Chrys Fey Author Photo

ABOUT THE AUTHOR:

Chrys Fey is the author of Write with Fey: 10 Sparks to Guide You from Idea to Publication. She is also the author of the Disaster Crimes series. Visit her blog, Write with Fey, for more tips on how to reverse writer’s burnout. https://www.chrysfey.com/

Keep Writing with Fey Blog Hop: Share your story about writer’s block, depression, and/or burnout and how you overcame it or what you are currently doing to heal.

Since writing is secondary to my work as a psychologist, I write only when I feel like it. Therefore, I don’t experience much writer’s block or burnout. But I have turned to writing to deal with feelings of depression from painful events in my psychology career.

For 15 years, I have worked for two different university departments, and I don’t seem to fit well with one of them. Twice, that department has chosen to work with another psychologist instead of me. (I guess I’m a masochist for returning after the first time they let me go.) The process has been all the more agonizing due to their lack of direct communication. It was a gradual ghosting instead of a kind cutoff.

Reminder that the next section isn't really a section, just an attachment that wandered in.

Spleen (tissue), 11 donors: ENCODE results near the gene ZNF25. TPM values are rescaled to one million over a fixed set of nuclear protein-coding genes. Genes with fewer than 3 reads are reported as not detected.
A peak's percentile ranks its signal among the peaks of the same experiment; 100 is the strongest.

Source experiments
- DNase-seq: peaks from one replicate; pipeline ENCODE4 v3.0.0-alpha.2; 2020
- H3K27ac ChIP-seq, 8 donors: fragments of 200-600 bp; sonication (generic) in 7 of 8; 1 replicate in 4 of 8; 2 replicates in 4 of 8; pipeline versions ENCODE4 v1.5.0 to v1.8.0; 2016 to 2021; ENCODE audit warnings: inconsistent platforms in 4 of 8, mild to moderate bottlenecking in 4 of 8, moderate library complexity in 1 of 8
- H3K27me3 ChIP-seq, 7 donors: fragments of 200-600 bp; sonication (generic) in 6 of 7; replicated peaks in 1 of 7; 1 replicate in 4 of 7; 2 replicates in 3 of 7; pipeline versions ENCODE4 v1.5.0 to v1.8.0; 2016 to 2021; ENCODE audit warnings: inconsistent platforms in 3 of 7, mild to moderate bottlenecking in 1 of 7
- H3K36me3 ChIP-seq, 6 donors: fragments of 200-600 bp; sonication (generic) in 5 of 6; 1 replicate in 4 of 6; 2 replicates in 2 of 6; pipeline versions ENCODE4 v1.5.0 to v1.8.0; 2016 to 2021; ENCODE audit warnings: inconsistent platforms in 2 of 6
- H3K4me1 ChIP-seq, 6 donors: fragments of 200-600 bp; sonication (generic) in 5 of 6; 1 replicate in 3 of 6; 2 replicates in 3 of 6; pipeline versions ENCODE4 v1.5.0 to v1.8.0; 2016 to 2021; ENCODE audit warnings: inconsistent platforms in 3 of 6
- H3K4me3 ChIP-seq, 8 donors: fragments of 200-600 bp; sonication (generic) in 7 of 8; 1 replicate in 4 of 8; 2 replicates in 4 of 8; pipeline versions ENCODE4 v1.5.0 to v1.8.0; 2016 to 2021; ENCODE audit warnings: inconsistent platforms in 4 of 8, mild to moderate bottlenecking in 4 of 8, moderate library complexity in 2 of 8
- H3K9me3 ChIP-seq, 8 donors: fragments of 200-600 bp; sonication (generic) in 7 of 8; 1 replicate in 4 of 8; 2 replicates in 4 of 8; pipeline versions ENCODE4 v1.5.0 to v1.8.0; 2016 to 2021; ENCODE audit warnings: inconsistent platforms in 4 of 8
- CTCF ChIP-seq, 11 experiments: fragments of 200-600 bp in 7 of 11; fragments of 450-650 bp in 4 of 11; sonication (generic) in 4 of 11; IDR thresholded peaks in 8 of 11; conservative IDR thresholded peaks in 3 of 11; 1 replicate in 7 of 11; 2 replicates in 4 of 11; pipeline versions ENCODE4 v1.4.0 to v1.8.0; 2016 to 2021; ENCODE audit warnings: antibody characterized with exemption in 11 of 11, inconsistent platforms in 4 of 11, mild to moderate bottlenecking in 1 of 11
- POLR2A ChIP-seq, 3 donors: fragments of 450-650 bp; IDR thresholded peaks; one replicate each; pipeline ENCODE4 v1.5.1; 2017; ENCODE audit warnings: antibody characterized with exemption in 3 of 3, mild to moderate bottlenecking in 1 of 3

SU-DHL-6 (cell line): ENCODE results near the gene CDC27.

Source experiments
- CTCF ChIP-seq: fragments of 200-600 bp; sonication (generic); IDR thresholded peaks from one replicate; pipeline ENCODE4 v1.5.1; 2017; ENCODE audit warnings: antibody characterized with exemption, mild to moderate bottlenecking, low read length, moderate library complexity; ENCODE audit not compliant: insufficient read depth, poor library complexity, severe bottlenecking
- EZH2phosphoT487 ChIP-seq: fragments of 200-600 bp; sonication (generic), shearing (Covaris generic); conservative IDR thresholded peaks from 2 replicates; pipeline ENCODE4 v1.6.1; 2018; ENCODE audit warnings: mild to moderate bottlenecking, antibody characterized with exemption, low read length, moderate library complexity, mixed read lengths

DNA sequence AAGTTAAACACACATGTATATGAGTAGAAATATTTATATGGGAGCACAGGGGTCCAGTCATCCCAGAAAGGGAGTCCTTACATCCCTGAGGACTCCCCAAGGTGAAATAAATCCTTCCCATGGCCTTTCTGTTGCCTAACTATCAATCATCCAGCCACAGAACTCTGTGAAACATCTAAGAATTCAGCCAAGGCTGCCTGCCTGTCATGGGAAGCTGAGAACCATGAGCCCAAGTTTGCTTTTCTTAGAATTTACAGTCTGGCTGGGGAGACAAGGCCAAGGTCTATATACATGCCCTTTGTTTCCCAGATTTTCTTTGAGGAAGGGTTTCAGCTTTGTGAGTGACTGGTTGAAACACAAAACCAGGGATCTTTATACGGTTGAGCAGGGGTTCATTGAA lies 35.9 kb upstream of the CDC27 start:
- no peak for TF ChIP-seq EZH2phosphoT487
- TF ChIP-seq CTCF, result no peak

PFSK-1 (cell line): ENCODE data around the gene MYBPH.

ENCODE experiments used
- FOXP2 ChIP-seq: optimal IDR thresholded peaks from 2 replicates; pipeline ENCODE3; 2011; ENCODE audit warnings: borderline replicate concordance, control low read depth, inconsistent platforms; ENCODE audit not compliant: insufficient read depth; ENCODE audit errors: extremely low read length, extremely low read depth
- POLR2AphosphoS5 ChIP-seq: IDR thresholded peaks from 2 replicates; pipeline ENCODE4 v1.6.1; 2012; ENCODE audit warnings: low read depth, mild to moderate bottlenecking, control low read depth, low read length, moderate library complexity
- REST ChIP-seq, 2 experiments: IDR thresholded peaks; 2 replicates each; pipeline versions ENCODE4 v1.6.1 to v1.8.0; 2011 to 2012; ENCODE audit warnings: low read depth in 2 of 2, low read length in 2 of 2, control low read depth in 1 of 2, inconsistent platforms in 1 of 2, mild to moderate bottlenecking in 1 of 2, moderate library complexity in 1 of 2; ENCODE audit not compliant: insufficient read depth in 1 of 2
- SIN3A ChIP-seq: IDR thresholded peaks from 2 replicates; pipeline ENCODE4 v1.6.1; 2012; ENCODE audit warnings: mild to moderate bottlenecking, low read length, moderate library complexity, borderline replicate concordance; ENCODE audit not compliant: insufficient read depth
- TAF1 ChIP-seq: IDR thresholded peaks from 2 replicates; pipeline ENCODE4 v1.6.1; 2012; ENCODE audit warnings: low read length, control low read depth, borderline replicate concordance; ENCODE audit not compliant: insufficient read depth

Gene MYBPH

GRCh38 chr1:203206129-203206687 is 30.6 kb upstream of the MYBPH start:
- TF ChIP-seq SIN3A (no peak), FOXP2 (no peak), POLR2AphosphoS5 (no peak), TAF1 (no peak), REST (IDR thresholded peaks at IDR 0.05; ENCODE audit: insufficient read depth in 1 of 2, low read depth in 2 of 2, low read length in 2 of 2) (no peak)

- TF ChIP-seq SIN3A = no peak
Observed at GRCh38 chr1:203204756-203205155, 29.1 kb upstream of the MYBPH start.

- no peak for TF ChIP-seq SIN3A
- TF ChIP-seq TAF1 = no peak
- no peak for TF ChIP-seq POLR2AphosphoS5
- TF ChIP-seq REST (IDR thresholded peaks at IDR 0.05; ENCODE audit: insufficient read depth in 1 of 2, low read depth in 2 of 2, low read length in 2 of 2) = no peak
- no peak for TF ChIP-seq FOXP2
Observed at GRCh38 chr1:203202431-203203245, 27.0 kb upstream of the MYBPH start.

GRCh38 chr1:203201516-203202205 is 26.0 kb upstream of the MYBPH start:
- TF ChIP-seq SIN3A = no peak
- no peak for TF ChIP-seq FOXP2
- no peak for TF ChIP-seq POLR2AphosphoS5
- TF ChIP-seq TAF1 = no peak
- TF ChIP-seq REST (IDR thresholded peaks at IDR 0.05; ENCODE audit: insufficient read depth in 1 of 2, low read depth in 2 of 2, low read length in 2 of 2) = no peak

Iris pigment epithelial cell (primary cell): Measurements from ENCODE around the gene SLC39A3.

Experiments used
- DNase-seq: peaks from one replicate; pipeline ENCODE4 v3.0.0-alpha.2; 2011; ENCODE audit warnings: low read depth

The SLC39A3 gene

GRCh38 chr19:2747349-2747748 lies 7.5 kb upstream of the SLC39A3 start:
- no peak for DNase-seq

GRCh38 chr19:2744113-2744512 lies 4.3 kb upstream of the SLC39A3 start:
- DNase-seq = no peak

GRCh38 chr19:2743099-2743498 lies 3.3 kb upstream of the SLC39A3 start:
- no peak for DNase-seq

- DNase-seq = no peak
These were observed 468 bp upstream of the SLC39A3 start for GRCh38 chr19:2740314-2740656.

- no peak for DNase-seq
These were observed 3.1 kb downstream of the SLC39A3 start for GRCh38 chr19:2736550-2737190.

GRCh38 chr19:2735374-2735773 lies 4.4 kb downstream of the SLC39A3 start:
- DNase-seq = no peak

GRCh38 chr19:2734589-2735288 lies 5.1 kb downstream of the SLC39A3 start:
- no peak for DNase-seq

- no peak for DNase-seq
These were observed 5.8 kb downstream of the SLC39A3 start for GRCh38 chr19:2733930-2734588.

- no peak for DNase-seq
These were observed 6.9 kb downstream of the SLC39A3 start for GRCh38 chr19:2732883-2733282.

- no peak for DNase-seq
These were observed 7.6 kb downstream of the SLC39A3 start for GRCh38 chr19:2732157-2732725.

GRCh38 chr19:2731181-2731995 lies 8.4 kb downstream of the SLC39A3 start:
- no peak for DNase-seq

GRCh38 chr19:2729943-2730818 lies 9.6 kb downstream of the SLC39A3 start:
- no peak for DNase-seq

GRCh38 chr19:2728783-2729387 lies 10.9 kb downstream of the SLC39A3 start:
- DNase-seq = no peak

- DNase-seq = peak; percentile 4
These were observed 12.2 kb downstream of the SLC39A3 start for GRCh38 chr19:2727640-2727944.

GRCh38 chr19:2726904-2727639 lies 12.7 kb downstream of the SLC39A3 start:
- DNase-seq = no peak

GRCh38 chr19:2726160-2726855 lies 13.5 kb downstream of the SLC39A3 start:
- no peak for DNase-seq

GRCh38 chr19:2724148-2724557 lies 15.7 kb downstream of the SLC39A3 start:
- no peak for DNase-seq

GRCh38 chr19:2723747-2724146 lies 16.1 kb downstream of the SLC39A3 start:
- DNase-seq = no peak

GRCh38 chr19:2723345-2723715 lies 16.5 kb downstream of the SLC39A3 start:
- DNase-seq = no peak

Therapy has taught me that self-talk is important for healing. When hurtful events happen, we can benefit from compassionate narratives. Since I write romance novels, some of my narratives compared getting fired to romantic rejection:

When reality sucked, I turned to fiction.

They don’t know my strength.

I won’t let one person determine my value.

We separated, then reunited, but the bitterness and poor communication continued, leading to a divorce.